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Food Stocks Spit Out By Investors

By Linda McDonough on March 29, 2017

Food stocks used to be a staple in every portfolio. While not very exciting, they offered stable growth, robust cash flow and typically, reliable dividends. The plan was that revenue would perpetually grow mid-single digits and costs would fluctuate based on commodity trends but always revert to the mean.

As the thinking went, everyone has to eat, so the reasoning followed that revenue growth would mirror population growth. But that investment arithmetic is changing.

In the past two weeks, many of the supersized food companies released their February quarters. General Mills (NYSE: GIS), Conagra Brands (NYSE: CAG) and McCormick and Co.(NYSE: MKC) each reported earnings that on the surface looked passable.

Yet analysts are throwing rotten tomatoes at them. Reported revenue for each of them missed conservative estimates, and each one warned of lower than hoped for revenue in 2017. Softness at grocery stores and heightened levels of promotion are the culprits.

It seems the long slow migration of consumers to healthier choices is continuing to pressure sales on what analysts call “the center of the store”. Anyone who’s ventured into a grocery store in the past 30 years is familiar with the racetrack layout of any grocery store. Produce, dairy and perishables are stored on the edge and processed foods in the center.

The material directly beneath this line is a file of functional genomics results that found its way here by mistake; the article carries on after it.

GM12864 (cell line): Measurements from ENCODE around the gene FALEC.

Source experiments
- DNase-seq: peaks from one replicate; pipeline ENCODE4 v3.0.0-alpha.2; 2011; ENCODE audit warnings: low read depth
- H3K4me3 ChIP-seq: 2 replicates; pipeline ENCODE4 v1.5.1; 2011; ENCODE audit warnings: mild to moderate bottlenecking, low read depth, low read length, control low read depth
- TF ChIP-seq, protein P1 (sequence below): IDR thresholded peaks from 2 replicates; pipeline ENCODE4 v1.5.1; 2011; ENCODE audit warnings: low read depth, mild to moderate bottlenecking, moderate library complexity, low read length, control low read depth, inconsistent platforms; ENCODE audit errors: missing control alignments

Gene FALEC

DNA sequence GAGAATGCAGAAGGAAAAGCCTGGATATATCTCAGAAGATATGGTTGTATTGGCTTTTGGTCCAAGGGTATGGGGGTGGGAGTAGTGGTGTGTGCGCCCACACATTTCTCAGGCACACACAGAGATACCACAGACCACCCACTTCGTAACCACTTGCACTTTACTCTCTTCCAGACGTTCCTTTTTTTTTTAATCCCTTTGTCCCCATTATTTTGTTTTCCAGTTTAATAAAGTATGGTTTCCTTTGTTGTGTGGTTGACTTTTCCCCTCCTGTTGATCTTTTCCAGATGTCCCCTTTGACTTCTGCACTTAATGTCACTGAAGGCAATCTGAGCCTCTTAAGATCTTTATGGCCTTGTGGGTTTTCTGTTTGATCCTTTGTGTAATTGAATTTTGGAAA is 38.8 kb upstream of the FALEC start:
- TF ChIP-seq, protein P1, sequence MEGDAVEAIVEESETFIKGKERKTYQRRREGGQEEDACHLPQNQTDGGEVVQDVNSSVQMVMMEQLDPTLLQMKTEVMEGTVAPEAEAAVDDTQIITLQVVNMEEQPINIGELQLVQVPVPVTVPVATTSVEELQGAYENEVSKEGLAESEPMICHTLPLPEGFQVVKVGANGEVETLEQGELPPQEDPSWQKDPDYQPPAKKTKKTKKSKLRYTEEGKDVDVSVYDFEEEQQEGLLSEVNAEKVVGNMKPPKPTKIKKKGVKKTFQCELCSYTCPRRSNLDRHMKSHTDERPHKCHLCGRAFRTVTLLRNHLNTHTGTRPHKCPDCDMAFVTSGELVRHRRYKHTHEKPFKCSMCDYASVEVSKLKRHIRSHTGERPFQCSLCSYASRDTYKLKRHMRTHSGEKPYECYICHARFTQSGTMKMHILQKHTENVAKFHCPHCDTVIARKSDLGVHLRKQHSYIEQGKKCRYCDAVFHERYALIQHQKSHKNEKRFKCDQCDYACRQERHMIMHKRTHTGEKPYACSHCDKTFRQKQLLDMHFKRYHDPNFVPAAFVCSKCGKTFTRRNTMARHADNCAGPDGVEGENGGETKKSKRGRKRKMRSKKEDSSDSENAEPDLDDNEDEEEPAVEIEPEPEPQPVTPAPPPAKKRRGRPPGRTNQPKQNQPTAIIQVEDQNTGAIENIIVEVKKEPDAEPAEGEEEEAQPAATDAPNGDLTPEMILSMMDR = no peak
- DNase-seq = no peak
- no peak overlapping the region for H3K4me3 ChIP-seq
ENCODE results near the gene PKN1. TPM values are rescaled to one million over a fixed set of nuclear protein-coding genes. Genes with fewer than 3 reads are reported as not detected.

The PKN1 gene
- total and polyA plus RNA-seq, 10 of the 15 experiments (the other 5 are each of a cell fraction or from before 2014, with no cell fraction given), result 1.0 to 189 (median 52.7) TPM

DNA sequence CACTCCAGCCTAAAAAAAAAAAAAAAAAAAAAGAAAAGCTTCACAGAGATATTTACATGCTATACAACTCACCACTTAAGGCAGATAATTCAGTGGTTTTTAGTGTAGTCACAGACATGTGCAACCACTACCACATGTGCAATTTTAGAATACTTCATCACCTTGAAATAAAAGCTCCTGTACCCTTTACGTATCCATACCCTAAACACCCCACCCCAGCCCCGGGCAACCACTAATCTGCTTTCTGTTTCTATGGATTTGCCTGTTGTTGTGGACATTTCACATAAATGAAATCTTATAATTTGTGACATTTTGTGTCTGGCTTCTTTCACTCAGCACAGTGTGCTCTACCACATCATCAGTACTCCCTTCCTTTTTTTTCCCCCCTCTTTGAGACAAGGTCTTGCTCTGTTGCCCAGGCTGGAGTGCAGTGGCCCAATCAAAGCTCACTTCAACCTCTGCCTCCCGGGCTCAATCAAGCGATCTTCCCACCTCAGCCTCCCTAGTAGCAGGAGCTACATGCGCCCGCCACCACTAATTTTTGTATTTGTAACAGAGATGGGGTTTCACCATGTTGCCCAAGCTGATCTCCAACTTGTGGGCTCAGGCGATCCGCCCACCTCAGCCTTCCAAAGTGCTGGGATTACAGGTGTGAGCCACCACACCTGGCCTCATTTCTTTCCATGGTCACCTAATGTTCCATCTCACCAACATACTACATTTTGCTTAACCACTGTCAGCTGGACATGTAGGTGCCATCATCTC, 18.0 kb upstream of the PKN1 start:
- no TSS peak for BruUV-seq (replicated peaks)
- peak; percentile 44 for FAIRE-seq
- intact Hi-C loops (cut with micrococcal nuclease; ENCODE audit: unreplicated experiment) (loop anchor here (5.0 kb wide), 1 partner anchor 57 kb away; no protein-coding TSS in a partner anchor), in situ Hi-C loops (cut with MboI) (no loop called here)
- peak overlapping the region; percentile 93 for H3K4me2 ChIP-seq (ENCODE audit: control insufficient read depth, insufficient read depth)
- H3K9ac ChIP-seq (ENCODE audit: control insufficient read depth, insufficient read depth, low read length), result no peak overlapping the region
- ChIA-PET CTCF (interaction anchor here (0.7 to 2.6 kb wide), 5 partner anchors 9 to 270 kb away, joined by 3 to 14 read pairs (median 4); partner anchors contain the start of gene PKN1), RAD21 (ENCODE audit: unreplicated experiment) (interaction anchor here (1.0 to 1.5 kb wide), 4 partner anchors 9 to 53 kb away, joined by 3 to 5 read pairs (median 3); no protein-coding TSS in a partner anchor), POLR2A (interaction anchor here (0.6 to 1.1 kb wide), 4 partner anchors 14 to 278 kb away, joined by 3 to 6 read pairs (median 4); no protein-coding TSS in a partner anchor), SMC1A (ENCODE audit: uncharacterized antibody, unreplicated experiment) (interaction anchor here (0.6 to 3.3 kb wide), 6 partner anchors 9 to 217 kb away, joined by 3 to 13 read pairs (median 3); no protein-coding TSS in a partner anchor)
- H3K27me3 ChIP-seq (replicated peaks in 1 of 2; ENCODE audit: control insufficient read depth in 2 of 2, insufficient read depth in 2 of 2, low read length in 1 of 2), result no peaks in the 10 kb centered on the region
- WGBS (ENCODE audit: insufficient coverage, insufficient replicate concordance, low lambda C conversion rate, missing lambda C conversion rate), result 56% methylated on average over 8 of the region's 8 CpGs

The reasoning behind this format was to force customers to trek down the aisles holding their highest margin inventory to get to the less profitable products. For you to grab that low margin gallon of milk from the dairy cooler, your local grocer would like to tempt you with a box of super profitable packaged cereal.

But consumers have become uber-aware of making healthy food choices. Fears over genetically modified meats or steroid boosted milk have led many consumers to pay up for significantly higher priced organic foods. These shoppers are sidestepping the center of the store where General Mills’, Conagra’s and McCormick’s products are shelved.

According to Natural Foods Merchandiser, dollars spent on “natural” foods are growing at four times the rate as traditional packaged foods. General Mills, for example, called out soup, refrigerated dough and yogurt as the most challenged food categories for them. Even in a food category like yogurt, which is considered a healthier food, General Mills is toughing it out with small, scrappy players producing what consumers believe to be a healthier product.

Giant food companies have been trying to join the Au natural crowd by buying up smaller organic players as quickly as possible. Last summer Danone S.A. spent $10 billion to buy White Wave, the manufacturer of Horizon and Silk soy and almond milk.

That deal followed Hormel’s $775 million bid for organic meat maker Applegate Farms and General Mill’s $820 million deal for Annie’s, maker of healthy macaroni and cheese.

The problem is that these deals, while very expensive, are not big enough to make a difference for these gigantic food companies. Besides, competition within the organic space has heated up with couponing and promotion becoming more common.

Consumer food stocks, bloated with debt and deprived of revenue growth, have a belly ache. I think the painful trend is here to stay. Younger generations are increasingly more careful about the foods they feed their families. These consumers are just beginning to fill their shopping carts to the brim and will weigh on processed food sales for some time.

At Profit Catalyst Alert we just closed out a put position in a food company for a 64% gain and still hold a few more that I think will be just as profitable. Staying on top of these trends and continuing to add more bearish food positions will hopefully keep subscribers rolling in the dough.

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